By Iain MacLeod
Four of five closely watched satellite-tagged New Hampshire Ospreys have crossed the Caribbean and reached South America. Researchers and educators from Squam Lakes Natural Science Center have been following the large, fish-eating birds since they were fitted with light-weight, GPS-enabled, solar powered transmitter backpacks earlier this year.
Two of the birds – brothers Artoo and Bergen -- are the sons of Art, the adult male Osprey that was followed in 2012 on his amazing 5,000 mile journey from his winter home in Brazil to his nest in Bridgewater. Art was recaptured in August by Science Center Executive Director Iain MacLeod and his research partner Dr. Rob Bierregaard, and relieved of his transmitter which he had carried for 14,000 miles. That transmitter was placed on his son Artoo.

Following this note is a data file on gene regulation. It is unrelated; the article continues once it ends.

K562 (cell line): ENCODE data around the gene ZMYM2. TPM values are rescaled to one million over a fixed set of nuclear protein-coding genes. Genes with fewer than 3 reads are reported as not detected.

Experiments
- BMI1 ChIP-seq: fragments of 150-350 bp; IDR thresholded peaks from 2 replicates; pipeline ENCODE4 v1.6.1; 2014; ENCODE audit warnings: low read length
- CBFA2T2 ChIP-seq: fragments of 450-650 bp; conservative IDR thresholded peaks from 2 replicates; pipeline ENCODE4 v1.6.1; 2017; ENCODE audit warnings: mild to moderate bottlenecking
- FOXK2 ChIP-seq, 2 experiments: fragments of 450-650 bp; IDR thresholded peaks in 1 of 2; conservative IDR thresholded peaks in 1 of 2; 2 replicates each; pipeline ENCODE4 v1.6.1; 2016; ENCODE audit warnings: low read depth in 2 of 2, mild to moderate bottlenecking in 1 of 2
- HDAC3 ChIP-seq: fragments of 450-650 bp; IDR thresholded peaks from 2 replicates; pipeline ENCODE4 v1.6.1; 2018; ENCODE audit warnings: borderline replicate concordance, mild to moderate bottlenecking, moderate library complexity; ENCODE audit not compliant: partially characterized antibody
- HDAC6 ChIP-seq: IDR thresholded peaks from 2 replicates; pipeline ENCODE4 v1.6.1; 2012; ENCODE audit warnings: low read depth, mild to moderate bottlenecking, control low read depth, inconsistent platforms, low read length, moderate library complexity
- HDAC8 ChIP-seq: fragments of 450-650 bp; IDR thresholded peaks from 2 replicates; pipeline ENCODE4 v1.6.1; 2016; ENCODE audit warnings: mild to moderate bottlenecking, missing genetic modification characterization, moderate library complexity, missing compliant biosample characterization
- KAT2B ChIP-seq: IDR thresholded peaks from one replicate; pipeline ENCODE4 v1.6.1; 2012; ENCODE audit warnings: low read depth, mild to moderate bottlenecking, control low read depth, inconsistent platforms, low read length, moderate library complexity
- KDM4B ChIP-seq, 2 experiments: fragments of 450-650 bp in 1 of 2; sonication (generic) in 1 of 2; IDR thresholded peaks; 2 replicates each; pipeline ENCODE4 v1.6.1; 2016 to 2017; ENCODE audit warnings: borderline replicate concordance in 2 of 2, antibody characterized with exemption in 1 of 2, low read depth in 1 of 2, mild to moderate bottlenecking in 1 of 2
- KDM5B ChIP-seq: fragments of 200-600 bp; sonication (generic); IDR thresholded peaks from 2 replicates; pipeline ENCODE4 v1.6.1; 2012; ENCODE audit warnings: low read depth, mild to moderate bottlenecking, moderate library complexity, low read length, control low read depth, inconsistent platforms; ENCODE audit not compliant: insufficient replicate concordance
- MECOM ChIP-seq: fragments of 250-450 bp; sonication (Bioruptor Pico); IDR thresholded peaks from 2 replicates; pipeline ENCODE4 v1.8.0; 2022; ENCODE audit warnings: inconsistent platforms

A third youngster, named Weber, left her nest in Hampton Harbor on September 6 and made an uninterrupted flight down to the Dominican Republic and crossed over the Venezuela on September 27. Sadly, she only lasted a little more than 24 hours in Venezuela before her signal stopped moving and researchers assume she died.
The fifth tagged Osprey, an adult male named Mackenzie, died before leaving New Hampshire on the shore of Head Pond in Berlin – likely the victim of a Great Horned Owl or Goshawk attack. MacLeod recovered his remains in early October.
You can follow the continuing journeys of Artoo, Bergen, and Donovan online. MacLeod authors a blog which provides regular updates and maps showing where each bird is and what lies in store. The blog is at http://www.nhnature.org/programs/project_ospreytrack/.
MacLeod also authors an up-to-the-minute Twitter feed @OspreyNH.